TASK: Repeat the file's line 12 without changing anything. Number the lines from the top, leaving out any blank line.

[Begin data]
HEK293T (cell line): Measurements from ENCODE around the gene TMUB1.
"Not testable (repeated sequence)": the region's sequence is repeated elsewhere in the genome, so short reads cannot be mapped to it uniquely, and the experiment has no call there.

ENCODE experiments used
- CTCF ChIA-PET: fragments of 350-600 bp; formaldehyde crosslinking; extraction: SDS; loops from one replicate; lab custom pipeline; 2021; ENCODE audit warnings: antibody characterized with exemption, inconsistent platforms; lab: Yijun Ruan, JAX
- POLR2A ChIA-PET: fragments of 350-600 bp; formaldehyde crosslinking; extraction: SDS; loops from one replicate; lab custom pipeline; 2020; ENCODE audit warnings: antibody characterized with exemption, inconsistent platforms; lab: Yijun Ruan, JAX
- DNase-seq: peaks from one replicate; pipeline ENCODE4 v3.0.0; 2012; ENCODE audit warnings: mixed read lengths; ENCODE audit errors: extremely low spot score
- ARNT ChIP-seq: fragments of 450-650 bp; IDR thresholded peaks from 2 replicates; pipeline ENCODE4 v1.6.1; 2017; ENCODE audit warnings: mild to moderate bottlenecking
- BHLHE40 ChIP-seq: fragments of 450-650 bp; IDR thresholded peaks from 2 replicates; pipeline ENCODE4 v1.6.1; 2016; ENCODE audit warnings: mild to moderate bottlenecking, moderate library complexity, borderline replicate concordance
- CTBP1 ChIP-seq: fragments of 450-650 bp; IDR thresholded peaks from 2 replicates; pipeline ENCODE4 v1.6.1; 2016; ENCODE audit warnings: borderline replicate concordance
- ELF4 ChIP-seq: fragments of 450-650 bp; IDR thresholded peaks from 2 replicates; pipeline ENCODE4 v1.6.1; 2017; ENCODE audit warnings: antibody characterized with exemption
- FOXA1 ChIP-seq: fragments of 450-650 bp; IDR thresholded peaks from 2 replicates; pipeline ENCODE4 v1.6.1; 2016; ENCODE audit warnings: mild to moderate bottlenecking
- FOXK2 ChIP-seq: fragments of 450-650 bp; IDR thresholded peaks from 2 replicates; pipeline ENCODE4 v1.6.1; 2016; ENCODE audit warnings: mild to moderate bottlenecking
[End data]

- FOXK2 ChIP-seq: fragments of 450-650 bp; IDR thresholded peaks from 2 replicates; pipeline ENCODE4 v1.6.1; 2016; ENCODE audit warnings: mild to moderate bottlenecking